American multinational tech firm, IBM, recently applied for a new blockchain-related patent – which involves preventing augmented reality (AR) game players from “intruding on undesirable locations”

Maintaining Clearly Defined Boundaries 

According the patent filing, these locations include “culturally sensitive” places, “high risk” areas, and properties “marked” by their owners. As described in the patent document, the “method includes obtaining a location of a mobile device using a first sensor of the mobile device and accessing a first locational database responsive to the location of the mobile device.”

An “augmented reality object” is then retrieved from the locational database, and the blockchain-based system determines whether “the location of the mobile device” associated with the AR object is in “an undesirable location.”

IBM’s patent application further noted that its “exemplary method … includes displaying the modified augmented reality object at a display of the mobile device.”

Released by the U.S. Patent and Trademark Office (USPTO) on November 1st, the American IT firm’s patent aims to clearly define and maintain boundaries between sensitive physical locations and those operating devices with AR objects.

The patent explains that a distributed ledger technology (DLT) based system is used to keep track of information – in order to ensure transparency and prevent anyone from forging or altering records.

Guaranteeing “Trust” With Blockchain

IBM describes augmented reality in its document as a type of gaming that’s associated with a location “sometimes overlaid with an image of one or more game items” such as in-game locations, characters, and “resources.”

The game players use their mobile devices to “interact with the virtual game items that are ‘present’ at the player’s real world location … [so,] the player transits between real world locations and spends time in particular locations interacting with the game”, the patent application explained.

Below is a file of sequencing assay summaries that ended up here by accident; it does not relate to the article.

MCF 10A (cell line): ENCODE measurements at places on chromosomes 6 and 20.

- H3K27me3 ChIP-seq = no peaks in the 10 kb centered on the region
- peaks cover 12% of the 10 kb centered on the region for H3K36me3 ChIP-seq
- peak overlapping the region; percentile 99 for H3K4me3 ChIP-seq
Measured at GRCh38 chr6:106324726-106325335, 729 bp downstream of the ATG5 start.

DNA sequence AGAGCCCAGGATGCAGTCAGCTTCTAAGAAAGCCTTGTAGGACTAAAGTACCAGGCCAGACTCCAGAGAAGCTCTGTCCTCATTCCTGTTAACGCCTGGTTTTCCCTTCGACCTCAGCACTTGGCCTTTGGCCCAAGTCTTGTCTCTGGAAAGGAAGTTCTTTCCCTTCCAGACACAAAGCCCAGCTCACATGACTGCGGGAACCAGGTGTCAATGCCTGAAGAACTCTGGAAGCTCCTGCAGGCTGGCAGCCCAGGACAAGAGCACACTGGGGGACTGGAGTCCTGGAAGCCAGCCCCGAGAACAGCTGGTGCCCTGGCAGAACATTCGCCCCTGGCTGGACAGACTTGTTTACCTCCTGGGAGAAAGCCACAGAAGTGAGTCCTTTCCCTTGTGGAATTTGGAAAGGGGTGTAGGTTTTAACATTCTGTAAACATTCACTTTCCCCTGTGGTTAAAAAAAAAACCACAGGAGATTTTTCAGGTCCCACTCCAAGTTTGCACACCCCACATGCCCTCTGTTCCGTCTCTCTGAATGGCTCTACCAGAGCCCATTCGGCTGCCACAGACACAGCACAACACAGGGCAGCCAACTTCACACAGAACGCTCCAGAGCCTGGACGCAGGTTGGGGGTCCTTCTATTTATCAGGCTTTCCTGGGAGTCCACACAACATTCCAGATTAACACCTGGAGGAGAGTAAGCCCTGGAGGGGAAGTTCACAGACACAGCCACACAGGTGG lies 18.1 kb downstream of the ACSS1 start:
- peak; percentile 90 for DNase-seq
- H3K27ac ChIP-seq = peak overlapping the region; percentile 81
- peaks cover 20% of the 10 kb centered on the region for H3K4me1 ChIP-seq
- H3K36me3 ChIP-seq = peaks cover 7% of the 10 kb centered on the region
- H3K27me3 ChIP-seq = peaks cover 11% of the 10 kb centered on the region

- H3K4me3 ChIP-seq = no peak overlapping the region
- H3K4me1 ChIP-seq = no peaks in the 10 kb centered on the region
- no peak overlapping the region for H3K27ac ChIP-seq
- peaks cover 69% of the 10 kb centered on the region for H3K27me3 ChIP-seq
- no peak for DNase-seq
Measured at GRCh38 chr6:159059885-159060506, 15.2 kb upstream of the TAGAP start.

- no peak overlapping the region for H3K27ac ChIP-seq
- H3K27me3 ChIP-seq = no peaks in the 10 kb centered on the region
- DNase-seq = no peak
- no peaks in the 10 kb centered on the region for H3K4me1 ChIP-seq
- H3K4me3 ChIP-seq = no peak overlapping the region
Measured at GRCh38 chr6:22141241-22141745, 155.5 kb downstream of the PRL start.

Importantly, the document stated that a key “aspect of a location-based augmented reality game” is “’trust’ about real world locations.” By using the blockchain-enabled system described in its patent filing, IBM aims to provide a guarantee of “trust” between location-dependent AR objects and real-world physical locations.

Only Alibaba Has Applied For More Blockchain Patents

Going on to mention potentially exploitative activities its blockchain-powered solution aims to prevent, the document noted: “Actors or users may maliciously profile a location for different purposes” such as “misleading game players by falsifying the profile of a location… Thus, it is important for the system to verify/validate any location related transaction.”

Notably, IBM has previously applied for many different blockchain-related patents. To date, the US-based technology firm has filed 89 blockchain patents.

Only China-based Alibaba has submitted more blockchain patents as it has filed 90 such applications. Meanwhile, Microsoft and Security First Corp have applied for 40 and 64 such patents, respectively (according to Blockchain Council).